Weird - I tend to do it exactly the other way around. First, I write a backend interface and document it, then I write tests (although I often skip this part) and when I'm done, I write a user interface (if any).
If you are going to use Windows, you know there is an API that you can use. How would you feel if you had to wait for someone to code stuff after creating a nice GUI? I see a GUI as a front-end to code - it's not the actual code. Code should be modular: if someone wants to write a different GUI, that should be easy and doable with the same backend interface. The user interface must not have much code: important things should not be part of the user interface.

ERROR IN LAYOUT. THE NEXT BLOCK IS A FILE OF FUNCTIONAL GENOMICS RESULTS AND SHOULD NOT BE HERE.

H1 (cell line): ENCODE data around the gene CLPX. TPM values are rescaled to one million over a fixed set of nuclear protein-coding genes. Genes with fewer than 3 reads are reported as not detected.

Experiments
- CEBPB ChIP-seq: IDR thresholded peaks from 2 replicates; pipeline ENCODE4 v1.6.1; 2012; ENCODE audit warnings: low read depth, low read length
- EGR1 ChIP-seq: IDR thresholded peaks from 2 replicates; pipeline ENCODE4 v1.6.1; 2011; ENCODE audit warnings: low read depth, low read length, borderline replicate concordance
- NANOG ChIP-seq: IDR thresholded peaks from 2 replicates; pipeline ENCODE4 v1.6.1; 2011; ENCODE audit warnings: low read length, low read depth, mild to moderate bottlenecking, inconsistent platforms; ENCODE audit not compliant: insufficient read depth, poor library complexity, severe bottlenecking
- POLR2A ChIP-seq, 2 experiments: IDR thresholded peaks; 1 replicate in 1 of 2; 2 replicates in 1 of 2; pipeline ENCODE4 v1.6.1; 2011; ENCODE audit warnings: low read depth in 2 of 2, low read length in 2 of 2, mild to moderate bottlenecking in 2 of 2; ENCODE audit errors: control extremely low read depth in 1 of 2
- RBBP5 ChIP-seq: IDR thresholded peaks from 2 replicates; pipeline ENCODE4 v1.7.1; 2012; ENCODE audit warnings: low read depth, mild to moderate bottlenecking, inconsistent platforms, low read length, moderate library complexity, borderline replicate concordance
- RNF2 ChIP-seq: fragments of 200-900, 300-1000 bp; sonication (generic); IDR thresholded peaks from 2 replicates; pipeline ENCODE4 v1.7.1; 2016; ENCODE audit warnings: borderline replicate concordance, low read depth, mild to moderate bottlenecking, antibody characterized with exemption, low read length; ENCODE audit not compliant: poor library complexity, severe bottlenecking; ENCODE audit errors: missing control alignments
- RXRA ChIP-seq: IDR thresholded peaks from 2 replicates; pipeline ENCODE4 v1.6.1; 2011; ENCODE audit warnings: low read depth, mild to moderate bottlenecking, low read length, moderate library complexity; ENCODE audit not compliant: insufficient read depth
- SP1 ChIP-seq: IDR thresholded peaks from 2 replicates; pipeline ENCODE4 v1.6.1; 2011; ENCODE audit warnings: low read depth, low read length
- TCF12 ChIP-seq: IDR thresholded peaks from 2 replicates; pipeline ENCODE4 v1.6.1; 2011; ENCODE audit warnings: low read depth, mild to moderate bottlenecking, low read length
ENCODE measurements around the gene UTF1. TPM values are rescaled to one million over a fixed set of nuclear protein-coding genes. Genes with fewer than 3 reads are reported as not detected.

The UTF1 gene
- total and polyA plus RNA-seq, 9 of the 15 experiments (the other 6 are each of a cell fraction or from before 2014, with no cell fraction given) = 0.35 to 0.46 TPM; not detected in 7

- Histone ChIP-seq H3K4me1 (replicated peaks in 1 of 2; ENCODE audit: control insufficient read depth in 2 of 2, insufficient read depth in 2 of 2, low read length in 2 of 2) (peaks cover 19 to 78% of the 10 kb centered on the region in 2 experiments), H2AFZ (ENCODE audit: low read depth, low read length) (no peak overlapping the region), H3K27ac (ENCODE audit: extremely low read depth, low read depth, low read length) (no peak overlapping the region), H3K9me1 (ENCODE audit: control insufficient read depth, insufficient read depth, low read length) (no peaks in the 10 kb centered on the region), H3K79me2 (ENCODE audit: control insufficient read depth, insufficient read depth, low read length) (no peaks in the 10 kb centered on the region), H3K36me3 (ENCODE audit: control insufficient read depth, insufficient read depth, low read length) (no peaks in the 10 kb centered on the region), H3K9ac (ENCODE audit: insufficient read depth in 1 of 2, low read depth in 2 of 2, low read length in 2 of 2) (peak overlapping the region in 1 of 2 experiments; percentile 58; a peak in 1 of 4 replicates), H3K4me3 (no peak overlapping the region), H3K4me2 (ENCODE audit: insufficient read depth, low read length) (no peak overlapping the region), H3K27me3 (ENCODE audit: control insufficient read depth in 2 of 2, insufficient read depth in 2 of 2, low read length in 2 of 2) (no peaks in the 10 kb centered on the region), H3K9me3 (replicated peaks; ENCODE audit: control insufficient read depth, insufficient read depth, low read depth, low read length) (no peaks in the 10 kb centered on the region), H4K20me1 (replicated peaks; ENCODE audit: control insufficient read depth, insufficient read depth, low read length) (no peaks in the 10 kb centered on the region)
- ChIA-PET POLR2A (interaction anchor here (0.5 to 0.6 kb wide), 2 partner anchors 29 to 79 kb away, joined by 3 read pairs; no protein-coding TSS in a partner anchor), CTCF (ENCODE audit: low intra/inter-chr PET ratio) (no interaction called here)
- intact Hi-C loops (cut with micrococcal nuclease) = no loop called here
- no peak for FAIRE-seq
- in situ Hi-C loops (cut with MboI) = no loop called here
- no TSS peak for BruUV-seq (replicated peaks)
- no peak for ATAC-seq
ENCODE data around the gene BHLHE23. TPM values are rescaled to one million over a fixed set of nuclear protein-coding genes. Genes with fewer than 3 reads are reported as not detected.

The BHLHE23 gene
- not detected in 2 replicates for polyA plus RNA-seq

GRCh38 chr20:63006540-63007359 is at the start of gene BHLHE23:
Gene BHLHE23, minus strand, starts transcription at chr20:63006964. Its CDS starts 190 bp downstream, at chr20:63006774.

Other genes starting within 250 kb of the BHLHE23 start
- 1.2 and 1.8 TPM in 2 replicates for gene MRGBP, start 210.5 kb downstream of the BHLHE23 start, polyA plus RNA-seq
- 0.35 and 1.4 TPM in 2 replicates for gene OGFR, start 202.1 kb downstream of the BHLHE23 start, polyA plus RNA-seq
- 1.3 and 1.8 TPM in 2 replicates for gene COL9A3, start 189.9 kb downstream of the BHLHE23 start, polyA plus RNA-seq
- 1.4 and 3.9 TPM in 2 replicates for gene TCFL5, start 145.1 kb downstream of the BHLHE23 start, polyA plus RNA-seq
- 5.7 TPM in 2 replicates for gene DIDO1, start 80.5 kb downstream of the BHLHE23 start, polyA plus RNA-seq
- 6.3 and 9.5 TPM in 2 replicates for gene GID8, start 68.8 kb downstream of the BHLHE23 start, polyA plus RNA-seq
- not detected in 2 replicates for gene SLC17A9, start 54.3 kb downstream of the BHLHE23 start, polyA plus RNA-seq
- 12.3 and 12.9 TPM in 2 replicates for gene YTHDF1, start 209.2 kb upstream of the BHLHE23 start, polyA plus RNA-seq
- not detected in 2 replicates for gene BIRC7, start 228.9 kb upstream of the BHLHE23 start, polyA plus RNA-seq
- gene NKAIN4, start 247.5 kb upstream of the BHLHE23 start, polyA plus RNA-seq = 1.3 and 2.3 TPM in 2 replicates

I don't write a front-end for an application of which I don't know how it is going to work, and I refuse to write unit tests before doing the actual coding. If you don't write your code first, you're restricting yourself too much.
1. Code 2. Tests 3. User Interface, and then refine the code to help the interface, write tests as bug reports come in, and adjust the user interface as much as you want.
As for playing different roles yourself: it's the only way to have good communication :)
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